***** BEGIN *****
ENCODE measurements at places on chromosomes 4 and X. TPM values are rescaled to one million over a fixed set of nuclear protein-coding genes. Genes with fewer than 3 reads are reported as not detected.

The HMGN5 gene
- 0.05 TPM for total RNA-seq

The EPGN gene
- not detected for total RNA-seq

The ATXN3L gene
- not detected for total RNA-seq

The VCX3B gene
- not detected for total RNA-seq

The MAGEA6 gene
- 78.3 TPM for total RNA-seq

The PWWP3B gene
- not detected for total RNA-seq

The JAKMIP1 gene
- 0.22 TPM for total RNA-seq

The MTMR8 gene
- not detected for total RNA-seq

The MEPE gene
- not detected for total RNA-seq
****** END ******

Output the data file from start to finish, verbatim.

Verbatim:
ENCODE measurements at places on chromosomes 4 and X. TPM values are rescaled to one million over a fixed set of nuclear protein-coding genes. Genes with fewer than 3 reads are reported as not detected.

The HMGN5 gene
- 0.05 TPM for total RNA-seq

The EPGN gene
- not detected for total RNA-seq

The ATXN3L gene
- not detected for total RNA-seq

The VCX3B gene
- not detected for total RNA-seq

The MAGEA6 gene
- 78.3 TPM for total RNA-seq

The PWWP3B gene
- not detected for total RNA-seq

The JAKMIP1 gene
- 0.22 TPM for total RNA-seq

The MTMR8 gene
- not detected for total RNA-seq

The MEPE gene
- not detected for total RNA-seq